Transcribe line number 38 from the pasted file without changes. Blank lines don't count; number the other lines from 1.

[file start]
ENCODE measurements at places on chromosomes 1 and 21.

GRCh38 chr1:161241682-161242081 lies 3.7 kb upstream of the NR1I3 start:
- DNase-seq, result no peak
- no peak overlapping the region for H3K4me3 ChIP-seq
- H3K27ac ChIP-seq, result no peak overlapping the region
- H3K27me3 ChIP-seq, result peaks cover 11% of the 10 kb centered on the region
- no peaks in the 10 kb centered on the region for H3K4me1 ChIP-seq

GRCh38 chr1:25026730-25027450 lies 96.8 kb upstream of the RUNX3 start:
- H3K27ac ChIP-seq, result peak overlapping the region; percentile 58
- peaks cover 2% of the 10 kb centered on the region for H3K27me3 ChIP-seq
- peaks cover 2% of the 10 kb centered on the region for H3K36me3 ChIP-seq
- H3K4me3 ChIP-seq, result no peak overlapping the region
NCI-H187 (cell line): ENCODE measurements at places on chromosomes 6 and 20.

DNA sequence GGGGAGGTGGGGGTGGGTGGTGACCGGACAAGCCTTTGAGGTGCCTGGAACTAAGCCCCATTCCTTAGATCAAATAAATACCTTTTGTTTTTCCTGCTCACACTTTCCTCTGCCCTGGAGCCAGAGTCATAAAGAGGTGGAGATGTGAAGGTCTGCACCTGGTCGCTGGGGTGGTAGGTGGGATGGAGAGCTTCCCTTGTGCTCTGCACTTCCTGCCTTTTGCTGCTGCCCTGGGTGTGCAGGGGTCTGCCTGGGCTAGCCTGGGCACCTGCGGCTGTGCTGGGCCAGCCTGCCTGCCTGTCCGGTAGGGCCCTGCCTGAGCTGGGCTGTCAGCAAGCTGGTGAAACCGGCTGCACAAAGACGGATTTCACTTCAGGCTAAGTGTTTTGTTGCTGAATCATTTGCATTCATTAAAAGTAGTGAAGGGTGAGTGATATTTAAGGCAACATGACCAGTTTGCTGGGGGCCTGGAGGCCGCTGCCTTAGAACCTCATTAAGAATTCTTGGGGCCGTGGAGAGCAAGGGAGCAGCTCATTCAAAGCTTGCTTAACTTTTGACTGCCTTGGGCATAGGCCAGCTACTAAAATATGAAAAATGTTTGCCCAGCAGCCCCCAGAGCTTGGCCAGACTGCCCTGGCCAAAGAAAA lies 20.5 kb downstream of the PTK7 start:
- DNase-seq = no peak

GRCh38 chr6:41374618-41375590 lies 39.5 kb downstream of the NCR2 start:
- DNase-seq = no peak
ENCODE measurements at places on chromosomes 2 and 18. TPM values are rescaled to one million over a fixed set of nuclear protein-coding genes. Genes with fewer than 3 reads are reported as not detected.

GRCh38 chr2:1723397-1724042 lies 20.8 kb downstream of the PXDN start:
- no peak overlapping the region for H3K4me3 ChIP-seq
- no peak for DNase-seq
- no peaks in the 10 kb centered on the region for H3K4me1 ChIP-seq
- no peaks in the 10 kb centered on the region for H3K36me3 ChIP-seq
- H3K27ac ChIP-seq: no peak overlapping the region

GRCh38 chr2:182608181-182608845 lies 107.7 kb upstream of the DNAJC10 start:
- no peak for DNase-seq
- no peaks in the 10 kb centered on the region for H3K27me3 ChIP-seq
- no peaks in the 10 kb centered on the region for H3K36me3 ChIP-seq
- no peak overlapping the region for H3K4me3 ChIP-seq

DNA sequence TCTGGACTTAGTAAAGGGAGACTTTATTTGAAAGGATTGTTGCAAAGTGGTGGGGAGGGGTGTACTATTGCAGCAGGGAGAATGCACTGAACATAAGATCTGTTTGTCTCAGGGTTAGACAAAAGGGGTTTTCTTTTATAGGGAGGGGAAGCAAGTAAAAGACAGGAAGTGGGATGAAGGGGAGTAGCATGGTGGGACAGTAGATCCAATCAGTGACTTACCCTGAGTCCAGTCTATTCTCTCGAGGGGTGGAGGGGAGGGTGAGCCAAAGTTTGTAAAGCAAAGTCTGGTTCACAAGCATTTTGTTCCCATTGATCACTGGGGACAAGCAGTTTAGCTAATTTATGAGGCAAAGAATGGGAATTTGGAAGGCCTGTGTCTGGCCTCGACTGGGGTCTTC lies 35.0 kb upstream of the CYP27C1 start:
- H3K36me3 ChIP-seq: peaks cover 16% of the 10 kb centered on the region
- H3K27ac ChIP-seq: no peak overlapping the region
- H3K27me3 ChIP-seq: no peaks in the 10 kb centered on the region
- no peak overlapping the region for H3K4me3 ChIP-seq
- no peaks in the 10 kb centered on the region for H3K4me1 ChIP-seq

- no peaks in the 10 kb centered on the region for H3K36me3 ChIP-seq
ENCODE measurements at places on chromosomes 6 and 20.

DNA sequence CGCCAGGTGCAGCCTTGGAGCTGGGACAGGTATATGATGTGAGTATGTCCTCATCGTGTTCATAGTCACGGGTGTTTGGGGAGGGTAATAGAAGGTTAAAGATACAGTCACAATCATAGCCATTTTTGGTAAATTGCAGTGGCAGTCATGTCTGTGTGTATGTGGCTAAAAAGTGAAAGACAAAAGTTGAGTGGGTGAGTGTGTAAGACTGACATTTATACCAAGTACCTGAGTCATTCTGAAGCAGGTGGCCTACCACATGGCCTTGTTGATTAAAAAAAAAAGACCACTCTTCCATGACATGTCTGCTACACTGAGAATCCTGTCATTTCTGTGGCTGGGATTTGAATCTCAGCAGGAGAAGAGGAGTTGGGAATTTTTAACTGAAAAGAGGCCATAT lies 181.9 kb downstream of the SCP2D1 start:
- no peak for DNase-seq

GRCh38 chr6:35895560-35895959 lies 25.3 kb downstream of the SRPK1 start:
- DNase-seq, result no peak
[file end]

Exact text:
DNA sequence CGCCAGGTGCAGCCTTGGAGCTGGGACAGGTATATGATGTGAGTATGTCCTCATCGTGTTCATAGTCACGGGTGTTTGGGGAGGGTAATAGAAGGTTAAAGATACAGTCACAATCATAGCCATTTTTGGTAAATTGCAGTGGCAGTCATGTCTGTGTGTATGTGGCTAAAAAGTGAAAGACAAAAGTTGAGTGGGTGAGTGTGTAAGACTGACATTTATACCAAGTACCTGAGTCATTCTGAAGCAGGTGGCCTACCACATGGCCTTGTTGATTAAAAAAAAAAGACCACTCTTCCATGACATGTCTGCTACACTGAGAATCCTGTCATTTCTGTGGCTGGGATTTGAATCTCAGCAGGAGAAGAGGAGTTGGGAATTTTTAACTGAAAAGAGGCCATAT lies 181.9 kb downstream of the SCP2D1 start: